Geocart Projections

What is a projection?

Previous | Next

Craster parabolic

Putniṇš P4


Equal area


Meridians: Central meridian is a straight line half as long as the Equator. Other meridians are equally spaced parabolas intersecting at the poles and concave toward the central meridian.
Parallels: Unequally spaced straight parallel lines, farthest apart near the Equator; spacing changes very gradually. Perpendicular to the central meridian.
Poles: Points
Symmetry: About the central meridian or the Equator


True along latitudes 36°46' N. and S. Constant along any given latitude; same for the latitude of opposite sign


Distortion is severe near outer meridians at high latitudes but somewhat less than that of the Sinusoidal projection. Can be substantially reduced by interruption. Free of distortion only at latitudes 36°46' N. and S. at the central meridian.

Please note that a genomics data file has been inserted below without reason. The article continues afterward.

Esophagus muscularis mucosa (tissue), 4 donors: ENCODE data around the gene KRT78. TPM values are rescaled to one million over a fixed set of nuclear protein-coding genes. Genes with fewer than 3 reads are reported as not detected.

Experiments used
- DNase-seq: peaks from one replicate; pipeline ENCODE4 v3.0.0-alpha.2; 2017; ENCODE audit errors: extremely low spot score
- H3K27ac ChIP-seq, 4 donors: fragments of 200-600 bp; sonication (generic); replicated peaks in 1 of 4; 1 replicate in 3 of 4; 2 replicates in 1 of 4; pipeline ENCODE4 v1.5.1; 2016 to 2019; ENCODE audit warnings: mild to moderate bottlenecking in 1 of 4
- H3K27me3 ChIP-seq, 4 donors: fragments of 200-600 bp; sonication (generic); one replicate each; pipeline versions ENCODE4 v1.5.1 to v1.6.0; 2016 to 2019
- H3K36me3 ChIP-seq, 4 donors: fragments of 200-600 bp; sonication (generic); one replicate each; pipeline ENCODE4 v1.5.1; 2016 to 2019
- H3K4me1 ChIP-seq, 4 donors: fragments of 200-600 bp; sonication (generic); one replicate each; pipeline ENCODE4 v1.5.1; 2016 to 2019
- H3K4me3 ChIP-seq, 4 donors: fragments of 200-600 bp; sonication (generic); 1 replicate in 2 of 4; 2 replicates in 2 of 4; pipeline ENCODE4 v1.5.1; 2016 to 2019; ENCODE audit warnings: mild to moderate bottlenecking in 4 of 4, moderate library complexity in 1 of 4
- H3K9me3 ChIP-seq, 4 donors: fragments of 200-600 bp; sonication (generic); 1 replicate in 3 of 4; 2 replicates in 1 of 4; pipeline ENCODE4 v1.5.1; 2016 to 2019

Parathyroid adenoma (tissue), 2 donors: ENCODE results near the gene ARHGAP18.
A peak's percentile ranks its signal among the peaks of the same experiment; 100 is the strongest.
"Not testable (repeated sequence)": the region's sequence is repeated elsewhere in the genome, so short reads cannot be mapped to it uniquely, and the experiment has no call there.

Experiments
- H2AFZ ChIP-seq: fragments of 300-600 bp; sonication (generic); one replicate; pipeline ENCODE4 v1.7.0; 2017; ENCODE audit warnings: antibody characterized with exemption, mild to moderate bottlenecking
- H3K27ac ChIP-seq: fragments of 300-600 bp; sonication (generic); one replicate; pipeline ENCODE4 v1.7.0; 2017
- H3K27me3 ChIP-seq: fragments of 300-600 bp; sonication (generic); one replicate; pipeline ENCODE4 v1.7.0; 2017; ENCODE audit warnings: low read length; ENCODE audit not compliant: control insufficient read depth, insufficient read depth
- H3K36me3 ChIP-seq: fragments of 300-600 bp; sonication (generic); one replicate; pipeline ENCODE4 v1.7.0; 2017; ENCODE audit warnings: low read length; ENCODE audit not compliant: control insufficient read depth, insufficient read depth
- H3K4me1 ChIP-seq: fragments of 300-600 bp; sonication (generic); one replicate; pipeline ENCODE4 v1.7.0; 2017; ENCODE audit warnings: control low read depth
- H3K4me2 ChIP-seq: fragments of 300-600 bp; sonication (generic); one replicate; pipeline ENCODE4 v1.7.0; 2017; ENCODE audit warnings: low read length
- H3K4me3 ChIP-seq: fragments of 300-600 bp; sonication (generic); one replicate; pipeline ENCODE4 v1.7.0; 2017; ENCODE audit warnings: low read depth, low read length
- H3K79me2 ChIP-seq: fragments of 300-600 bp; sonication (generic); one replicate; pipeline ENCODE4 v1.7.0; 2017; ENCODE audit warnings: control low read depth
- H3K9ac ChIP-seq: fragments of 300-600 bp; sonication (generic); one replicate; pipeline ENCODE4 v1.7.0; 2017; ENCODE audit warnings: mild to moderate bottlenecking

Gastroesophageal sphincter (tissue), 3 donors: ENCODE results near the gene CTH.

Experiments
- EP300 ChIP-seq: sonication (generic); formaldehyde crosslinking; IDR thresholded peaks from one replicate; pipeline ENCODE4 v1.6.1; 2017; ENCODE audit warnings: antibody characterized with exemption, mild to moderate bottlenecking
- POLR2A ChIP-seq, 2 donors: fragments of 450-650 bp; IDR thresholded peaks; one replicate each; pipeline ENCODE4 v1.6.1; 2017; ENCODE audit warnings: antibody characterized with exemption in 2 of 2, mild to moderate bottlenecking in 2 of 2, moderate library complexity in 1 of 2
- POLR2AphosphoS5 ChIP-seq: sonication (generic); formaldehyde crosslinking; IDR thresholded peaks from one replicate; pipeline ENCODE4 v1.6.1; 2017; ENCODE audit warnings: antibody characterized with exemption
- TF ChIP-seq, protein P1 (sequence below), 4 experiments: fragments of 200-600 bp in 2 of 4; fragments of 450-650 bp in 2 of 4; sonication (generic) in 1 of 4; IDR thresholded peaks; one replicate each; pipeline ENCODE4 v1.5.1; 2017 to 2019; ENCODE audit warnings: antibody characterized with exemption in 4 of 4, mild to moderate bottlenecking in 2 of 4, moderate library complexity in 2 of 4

Thematic world maps in textbooks


Presented by John Evelyn Edmund Craster (1873-?) of England in 1929. Developed further by Charles H. Deetz and O.S. Adams in 1934


Oblique aspect used for map of Asia by National Geographic Society

Other names

Putnins P4, independently presented in Latvia in 1934.

Similar projections

Several pseudocylindricals, such as the Sinusoidal and the Boggs Eumorphic
Putnins P3 projection (1934) has meridians, poles, and Equator identical to those of the Craster, but parallels are equally spaced.

Description adapted from J.P. Snyder and P.M. Voxland, An Album of Map Projections, U.S. Geological Survey Professional Paper 1453. United States Government Printing Office: 1989.